Since December 2014, the Woodcliff Lake Zoning Board of Adjustment has been considering Valley Chabad’s application for variances to construct a three and a half story, 18,550 square foot religious facility on 1.27 acres in a residence zone. The facility will include a temple, social hall and school. A group calling itself Woodcliff Lake Residents for Reasonable Development opposes the application and has campaigned to raise $50,000 to pay for the lawyer and planner it hired. At the July 28, 2015 continued hearing, Chabad’s planner cited the Religious Land Use & Institutionalized Persons Act (RLUIPA) in support of the application. Reference to this statute may cause many local governments to cave in to demands of religious groups to avoid a RLUIPA lawsuit. Depending on how the Board decides Chabad’s application (the next hearing is scheduled for September 9), it could find itself defending its actions in court.
Chabad states that the facility is needed to bring all elements of its activities together in one place. Currently, Chabad uses administrative office space in Montvale, holds Hebrew School at a local high school, and hosts larger events at the Hilton Hotel in Woodcliff Lake.. Woodcliff Lake Residents for Reasonable Development have raised a number of the typical NIMBY concerns, including parking, pedestrian safety, traffic congestion, and tree removal. In addition, the opposition group has complained about the scope of the project, including its proposed 25-foot high retaining wall, which it describes as a “fortress.” A photograph of an architect’s rendering of the proposed facility can be viewed here.
In an interesting move at an earlier hearing, the lawyer for the opposition group asked members of the Board to respond to a questionnaire to indicate their relationships with the applicant. Although several members responded that they had some association with Chabad at one point, they were able to render an objective decision. One member, however, chose to recuse himself because he had attended some services in the past. As we previously reported, the New Jersey Supreme Court ruled in June 2015 that municipal officials cannot vote on a zoning application for land within 200 feet of the church if they are members of the church, in Grabowsky v. Township of Montclair, 2015 WL 3648741 (2015). It is not clear if the opposition group will somehow attempt to use this decision to further its interests. NorthJersey.com reports on this story.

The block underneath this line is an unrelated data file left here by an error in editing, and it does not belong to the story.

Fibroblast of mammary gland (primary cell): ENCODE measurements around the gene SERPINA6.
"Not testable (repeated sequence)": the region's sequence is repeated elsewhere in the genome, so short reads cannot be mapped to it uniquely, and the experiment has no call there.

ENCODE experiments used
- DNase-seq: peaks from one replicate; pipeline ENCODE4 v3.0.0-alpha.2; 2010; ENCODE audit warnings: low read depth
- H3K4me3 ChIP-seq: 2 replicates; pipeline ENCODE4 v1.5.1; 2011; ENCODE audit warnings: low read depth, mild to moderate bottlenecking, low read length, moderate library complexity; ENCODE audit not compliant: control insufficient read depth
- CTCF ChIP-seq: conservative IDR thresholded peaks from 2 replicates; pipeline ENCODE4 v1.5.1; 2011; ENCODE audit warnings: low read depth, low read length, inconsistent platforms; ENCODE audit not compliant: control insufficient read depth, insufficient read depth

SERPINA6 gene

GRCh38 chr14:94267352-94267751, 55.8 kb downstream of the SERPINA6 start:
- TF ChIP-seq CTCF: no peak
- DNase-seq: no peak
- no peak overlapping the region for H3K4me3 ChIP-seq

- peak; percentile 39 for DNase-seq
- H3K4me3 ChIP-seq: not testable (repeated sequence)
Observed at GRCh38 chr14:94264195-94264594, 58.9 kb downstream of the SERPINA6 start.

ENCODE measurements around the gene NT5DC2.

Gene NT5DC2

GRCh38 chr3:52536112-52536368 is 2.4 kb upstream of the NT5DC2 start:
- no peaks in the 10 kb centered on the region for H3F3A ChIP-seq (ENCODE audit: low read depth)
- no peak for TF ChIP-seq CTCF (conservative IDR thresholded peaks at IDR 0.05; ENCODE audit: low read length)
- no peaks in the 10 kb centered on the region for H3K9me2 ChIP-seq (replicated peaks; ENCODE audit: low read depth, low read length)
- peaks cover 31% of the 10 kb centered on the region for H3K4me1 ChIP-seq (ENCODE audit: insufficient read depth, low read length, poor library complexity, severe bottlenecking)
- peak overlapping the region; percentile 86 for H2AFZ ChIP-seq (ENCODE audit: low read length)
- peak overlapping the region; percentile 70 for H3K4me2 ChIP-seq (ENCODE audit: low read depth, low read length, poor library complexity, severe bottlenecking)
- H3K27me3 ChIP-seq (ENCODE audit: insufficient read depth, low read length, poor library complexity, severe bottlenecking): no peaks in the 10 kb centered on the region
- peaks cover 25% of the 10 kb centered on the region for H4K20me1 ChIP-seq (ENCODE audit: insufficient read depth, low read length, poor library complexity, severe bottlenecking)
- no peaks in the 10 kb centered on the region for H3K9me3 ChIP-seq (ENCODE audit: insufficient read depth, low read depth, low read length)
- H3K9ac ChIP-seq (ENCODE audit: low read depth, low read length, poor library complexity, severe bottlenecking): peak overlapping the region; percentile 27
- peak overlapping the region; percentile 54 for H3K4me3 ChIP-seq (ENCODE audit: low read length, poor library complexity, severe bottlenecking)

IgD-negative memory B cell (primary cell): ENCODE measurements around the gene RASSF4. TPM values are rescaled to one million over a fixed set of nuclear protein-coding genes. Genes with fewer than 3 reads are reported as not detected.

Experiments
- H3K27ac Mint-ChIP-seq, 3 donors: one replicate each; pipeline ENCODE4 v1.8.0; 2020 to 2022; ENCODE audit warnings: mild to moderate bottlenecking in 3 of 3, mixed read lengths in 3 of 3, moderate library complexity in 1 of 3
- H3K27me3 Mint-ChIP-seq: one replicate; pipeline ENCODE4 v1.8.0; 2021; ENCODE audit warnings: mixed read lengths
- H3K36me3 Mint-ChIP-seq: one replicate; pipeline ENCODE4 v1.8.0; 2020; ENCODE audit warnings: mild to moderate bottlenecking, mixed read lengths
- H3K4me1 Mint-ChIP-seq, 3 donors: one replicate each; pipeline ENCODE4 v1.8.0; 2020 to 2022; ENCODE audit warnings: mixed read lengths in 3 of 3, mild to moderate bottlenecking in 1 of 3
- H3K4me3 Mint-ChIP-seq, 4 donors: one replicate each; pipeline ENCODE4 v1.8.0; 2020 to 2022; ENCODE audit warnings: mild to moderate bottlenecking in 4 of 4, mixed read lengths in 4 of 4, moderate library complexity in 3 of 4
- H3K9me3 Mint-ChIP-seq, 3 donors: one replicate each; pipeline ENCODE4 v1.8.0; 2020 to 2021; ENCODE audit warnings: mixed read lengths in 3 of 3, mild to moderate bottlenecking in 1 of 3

While the time period that the Board has taken to review the application may appear protracted, it is not surprising given the controversy, level of opposition, and scope of the proposal. Still, local governments reviewing applications of religious groups may wish to review proposed religious uses in a timely fashion, as the Seventh Circuit, in World Outreach Conference Center v. City of Chicago, (7th Cir. 2015), ruled in June 2015 that a two year delay in the granting of required licenses, among other things, could give rise to a RLUIPA substantial burden claim.
Local governments reviewing religious land use proposals may wish to refer to the following resources:
- One (1) Ounce of RLUIPA Prevention by Dwight Merriam
- RLUIPA Defense Tactics by Evan Seeman
- Six Fact Patterns of Substantial Burden in RLUIPA: Lessons for Potential Litigants by Karla Chaffee and Dwight Merriam
- United States Department of Justice Report on the Tenth Anniversary of RLUIPA
- Statement of the United States Department of Justice on the Land Use Provisions of RLUIPA